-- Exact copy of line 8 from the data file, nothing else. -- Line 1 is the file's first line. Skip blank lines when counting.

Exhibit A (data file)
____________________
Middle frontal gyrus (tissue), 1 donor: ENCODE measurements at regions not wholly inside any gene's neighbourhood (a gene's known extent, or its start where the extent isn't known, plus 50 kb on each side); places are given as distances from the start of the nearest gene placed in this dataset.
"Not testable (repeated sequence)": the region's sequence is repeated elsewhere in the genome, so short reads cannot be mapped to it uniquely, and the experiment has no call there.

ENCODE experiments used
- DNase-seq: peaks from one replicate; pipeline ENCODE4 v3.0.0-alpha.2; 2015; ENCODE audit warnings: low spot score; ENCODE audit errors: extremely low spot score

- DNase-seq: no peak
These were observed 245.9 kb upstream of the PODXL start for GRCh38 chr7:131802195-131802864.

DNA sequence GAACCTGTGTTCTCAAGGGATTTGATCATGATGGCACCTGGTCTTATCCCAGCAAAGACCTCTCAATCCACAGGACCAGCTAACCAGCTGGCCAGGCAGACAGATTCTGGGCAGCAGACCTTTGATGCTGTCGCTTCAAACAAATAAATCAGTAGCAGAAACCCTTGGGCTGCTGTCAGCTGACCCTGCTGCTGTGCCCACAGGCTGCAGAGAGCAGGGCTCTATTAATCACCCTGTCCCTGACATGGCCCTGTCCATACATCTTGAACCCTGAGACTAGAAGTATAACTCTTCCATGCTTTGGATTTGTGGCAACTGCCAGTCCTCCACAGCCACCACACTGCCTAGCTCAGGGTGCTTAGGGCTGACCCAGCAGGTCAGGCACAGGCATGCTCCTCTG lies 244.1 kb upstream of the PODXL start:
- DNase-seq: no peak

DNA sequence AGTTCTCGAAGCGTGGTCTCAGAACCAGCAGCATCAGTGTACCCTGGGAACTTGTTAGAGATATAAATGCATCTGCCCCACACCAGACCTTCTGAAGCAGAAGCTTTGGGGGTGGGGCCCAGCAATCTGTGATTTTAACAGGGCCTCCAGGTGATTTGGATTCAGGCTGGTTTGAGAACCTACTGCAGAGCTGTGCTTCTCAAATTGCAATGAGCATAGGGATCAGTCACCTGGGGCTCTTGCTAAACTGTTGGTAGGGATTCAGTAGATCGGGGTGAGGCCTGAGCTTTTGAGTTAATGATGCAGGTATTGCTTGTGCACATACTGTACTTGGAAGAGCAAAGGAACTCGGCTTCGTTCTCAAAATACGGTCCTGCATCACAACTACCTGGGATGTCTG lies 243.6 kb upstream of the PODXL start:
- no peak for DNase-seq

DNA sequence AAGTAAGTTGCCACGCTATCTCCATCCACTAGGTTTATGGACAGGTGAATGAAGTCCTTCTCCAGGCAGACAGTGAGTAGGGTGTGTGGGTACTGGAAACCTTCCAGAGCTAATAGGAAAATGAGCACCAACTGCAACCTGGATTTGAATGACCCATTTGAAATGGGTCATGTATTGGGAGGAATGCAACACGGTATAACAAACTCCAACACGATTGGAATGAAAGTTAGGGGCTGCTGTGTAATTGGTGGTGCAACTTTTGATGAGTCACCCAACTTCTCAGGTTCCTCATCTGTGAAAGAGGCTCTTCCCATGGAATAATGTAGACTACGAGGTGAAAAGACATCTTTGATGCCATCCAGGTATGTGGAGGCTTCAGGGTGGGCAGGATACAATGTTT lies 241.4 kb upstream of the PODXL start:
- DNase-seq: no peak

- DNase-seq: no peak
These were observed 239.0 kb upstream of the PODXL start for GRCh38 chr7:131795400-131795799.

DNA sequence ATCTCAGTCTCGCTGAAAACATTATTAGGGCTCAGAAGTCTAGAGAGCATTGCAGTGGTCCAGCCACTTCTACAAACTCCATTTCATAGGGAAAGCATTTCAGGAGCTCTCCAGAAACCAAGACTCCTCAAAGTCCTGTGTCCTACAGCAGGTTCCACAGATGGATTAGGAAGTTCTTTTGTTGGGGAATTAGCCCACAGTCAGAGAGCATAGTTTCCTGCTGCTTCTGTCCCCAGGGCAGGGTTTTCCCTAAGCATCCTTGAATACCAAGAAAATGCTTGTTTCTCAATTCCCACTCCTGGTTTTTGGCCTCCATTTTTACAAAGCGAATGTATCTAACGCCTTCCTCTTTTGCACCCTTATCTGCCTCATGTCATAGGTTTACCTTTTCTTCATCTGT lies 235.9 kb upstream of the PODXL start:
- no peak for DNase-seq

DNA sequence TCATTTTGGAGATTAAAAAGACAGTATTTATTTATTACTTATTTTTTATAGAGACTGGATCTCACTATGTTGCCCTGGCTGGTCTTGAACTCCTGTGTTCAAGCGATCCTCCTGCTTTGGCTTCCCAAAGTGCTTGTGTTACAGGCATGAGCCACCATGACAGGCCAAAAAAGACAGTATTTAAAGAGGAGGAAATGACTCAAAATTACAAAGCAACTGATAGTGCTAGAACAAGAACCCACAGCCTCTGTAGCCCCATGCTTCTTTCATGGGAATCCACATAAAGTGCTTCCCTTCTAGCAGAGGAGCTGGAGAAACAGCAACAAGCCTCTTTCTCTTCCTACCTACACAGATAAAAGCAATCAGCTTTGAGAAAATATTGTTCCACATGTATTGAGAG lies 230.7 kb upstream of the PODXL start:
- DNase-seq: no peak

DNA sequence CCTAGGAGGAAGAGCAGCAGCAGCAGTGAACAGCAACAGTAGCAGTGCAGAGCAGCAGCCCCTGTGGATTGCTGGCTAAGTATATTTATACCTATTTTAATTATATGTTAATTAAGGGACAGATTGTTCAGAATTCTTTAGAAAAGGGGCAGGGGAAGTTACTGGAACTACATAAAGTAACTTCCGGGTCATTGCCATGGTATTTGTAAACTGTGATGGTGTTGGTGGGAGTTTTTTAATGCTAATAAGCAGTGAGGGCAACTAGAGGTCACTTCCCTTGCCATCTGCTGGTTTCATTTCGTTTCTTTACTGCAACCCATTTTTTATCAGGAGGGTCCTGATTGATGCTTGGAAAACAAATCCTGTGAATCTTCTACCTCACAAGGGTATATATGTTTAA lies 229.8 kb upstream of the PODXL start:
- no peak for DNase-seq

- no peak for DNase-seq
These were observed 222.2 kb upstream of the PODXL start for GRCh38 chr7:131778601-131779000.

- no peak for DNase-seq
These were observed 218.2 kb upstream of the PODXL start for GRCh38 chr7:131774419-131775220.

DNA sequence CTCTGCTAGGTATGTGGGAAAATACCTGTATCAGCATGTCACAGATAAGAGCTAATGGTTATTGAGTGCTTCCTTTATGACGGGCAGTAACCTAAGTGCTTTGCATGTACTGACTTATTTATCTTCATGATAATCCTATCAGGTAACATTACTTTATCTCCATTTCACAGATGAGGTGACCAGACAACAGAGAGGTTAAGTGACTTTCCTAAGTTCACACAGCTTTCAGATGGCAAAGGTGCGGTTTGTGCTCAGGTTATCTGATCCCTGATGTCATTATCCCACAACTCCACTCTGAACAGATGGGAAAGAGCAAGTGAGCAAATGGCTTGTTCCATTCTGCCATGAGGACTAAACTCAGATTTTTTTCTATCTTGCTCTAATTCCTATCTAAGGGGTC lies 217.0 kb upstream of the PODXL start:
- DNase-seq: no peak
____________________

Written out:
- DNase-seq: no peak